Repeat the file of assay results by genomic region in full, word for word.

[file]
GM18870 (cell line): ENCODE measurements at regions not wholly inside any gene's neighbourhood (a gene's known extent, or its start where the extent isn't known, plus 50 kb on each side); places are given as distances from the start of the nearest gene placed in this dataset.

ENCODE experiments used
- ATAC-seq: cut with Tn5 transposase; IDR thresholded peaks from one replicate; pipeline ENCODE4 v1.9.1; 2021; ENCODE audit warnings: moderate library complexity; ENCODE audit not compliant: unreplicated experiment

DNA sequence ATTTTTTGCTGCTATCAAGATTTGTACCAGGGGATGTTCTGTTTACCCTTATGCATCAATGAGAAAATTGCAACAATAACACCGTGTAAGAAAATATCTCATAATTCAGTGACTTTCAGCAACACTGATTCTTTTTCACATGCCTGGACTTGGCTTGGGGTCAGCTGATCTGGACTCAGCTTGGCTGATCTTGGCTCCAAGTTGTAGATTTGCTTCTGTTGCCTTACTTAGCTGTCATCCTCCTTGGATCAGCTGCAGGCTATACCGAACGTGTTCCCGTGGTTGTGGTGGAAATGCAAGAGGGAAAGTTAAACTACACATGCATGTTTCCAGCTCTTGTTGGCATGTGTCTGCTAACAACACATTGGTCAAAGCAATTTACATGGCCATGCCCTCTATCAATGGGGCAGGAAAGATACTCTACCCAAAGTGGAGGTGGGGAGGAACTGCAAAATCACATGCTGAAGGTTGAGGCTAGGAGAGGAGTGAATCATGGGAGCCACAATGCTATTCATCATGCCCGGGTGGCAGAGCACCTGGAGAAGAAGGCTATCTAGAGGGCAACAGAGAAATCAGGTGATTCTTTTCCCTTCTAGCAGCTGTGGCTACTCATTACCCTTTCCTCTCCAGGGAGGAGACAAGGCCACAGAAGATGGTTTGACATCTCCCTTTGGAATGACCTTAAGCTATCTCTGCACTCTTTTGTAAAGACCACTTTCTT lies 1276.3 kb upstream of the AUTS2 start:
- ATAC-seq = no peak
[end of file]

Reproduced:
GM18870 (cell line): ENCODE measurements at regions not wholly inside any gene's neighbourhood (a gene's known extent, or its start where the extent isn't known, plus 50 kb on each side); places are given as distances from the start of the nearest gene placed in this dataset.

ENCODE experiments used
- ATAC-seq: cut with Tn5 transposase; IDR thresholded peaks from one replicate; pipeline ENCODE4 v1.9.1; 2021; ENCODE audit warnings: moderate library complexity; ENCODE audit not compliant: unreplicated experiment

DNA sequence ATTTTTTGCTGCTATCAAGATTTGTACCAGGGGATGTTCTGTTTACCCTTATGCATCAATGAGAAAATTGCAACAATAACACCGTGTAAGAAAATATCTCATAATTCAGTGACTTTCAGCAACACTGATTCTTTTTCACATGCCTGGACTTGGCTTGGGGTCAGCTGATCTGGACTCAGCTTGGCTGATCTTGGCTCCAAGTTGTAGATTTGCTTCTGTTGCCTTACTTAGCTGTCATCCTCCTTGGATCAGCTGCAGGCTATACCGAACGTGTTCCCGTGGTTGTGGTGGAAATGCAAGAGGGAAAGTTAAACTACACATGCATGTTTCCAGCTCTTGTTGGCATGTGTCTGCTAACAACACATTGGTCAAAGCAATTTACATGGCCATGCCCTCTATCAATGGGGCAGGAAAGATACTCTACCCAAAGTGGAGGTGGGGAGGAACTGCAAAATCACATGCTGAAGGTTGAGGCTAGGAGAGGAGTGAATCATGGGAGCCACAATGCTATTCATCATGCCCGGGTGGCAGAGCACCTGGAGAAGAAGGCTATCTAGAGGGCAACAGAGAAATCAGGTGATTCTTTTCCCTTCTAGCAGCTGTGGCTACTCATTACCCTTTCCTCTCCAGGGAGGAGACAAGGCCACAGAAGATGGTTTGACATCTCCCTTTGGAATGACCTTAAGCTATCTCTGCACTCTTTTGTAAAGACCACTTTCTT lies 1276.3 kb upstream of the AUTS2 start:
- ATAC-seq = no peak